Herein lies some of the complexities of effective mashup development. Since the Web services an end user will be accessing do not belong to the same source, a serious browser security breach takes place, one known as cross-site scripting (XSS). On all but the least secure browser installations, an end user will receive an ominous message indicating he is attempting to access an untrustworthy site, so what was designed as a powerful mashup application may be perceived as an insecure page.

Default protection against XSS is done with good reason, you may be trying to deliver a creative mashup combining news and mapping data, but the same technique could be used to contact rogue services. So you are left with only one option, pipe all Web services data through a trusted source: your site.

Since a user is consensually navigating your site, this implies a level of trust, one which can be leveraged to proxy requests for third party Web services and return the results back to the browser without the user even realizing data was obtained remotely. Yet pursuing this proxy technique for mashups also comes with another security pitfall.

By having your own proxy broker requests on behalf of browser clients, you need to establish an authentication mechanism to guarantee that only authorized requests can make their way through the proxy, otherwise you risk anyone on the wider Internet making calls to third party Web services via your server. This authentication step may seem trivial, but considering the proxy is a Web service for another Web service careful consideration should be taken.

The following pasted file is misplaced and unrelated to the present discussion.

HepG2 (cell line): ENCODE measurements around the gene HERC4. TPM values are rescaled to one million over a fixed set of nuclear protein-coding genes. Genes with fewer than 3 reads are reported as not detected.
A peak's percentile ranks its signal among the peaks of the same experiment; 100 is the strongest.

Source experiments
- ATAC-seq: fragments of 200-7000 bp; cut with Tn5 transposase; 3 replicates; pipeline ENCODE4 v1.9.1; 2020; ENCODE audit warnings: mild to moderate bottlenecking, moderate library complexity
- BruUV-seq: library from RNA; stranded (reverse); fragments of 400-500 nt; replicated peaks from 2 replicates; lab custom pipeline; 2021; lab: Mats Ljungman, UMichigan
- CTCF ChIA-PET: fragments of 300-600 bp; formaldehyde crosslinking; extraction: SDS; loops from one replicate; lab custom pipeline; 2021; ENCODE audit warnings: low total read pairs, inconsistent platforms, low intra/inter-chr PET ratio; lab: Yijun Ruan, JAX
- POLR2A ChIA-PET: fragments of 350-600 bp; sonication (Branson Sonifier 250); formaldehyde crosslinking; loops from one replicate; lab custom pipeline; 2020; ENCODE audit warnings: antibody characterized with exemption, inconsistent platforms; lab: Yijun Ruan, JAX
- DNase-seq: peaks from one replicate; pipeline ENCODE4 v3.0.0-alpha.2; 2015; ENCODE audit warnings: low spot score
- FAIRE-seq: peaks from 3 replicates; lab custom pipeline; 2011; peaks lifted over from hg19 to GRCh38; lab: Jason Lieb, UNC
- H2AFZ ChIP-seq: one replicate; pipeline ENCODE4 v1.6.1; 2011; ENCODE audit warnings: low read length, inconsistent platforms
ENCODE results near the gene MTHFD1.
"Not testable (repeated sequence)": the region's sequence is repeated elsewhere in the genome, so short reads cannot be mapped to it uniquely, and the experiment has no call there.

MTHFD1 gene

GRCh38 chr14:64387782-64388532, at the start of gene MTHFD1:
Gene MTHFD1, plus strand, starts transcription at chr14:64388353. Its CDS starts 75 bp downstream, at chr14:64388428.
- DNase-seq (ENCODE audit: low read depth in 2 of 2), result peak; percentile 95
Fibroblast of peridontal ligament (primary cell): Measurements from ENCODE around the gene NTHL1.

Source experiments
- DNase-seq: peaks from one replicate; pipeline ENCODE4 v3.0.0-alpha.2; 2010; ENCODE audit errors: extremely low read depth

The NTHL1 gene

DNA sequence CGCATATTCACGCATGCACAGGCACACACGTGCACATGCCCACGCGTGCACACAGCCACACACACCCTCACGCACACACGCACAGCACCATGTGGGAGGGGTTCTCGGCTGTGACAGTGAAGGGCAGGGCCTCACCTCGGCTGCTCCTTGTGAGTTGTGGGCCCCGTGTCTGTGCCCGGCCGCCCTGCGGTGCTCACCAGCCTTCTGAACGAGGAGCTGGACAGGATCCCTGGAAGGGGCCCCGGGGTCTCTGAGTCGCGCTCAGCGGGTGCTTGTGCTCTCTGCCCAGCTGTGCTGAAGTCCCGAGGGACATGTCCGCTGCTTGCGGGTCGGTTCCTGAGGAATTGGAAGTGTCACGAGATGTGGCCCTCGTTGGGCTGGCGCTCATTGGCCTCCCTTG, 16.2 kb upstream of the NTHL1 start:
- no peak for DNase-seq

Switching gears from the technical side of mashups, we also find that this technique has brought new legal considerations into the use of Web services. With access to the exploding body of Web services ranging from maps, weather, data feeds (RSS/Atom), government statistics and many more sources, it was probably inevitable that unfettered creativity would surpass the many uses a Web service was initially conceived for right into questionable legal waters.

To date, some mashups on the Net have been either redesigned or completely shutdown due to questionable uses of Web services data, ranging from the combination of trademark infringement pertaining to a popular board game to correlating crime data which became sensitive when mixing it with another source. The possible legal consequences have touched such a nerve that many leading Web services providers have outright prohibited the mixing of data with any other source in any shape or form. So take heed either as a consumer or Web provider for mashups, as you may be violating legal terms of use or some consumers may be using your data in unexpected forms.

With this we conclude our overview of mashups, one of the latest approaches to adopt Web services technologies as its building blocks and expand the usage scenarios for XML data.

Originally published September 2006 [ Publisher Link ]